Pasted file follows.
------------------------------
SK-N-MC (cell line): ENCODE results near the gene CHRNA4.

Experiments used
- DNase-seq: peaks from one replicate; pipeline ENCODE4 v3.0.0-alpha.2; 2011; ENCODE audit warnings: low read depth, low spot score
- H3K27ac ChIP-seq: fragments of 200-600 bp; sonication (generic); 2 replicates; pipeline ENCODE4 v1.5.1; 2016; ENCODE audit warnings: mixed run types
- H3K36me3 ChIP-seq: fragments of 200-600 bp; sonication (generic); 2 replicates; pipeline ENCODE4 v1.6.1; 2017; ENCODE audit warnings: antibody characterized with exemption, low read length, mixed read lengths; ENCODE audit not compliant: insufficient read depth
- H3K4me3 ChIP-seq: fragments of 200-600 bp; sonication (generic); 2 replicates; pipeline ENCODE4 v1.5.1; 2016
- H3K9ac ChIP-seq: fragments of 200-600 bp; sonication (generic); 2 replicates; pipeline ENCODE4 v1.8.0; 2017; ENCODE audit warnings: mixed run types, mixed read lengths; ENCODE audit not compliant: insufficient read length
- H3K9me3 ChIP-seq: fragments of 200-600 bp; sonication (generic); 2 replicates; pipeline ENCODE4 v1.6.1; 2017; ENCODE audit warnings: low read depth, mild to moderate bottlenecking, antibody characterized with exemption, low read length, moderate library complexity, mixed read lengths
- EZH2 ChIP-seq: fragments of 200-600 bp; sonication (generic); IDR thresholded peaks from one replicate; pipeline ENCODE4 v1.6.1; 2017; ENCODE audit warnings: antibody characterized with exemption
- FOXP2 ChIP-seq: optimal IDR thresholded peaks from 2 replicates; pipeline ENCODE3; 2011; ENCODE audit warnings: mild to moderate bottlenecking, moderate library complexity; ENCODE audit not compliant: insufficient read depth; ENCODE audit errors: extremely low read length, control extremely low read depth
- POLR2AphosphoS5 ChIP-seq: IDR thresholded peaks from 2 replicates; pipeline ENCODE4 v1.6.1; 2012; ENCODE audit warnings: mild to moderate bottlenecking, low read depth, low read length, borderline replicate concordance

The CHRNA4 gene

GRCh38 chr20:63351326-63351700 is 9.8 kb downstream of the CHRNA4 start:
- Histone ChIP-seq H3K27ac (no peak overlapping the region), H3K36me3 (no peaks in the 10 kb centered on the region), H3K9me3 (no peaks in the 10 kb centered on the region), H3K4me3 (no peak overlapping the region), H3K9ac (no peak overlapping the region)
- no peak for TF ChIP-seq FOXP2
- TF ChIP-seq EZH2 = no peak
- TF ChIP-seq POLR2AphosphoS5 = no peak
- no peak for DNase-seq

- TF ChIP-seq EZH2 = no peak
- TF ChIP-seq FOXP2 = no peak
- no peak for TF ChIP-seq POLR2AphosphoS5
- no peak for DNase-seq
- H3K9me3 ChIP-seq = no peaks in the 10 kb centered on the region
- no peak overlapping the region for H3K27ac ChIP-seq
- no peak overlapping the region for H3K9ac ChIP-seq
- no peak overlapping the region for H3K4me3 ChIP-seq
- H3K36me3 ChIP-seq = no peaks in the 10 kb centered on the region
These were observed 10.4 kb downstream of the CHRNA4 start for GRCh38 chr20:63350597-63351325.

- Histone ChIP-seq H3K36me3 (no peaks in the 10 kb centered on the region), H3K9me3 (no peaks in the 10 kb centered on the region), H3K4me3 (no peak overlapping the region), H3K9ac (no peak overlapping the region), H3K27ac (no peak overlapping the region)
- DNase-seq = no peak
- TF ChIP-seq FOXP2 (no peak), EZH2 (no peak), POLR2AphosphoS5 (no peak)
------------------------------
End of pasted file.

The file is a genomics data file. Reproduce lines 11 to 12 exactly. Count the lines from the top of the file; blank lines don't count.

- POLR2AphosphoS5 ChIP-seq: IDR thresholded peaks from 2 replicates; pipeline ENCODE4 v1.6.1; 2012; ENCODE audit warnings: mild to moderate bottlenecking, low read depth, low read length, borderline replicate concordance

The CHRNA4 gene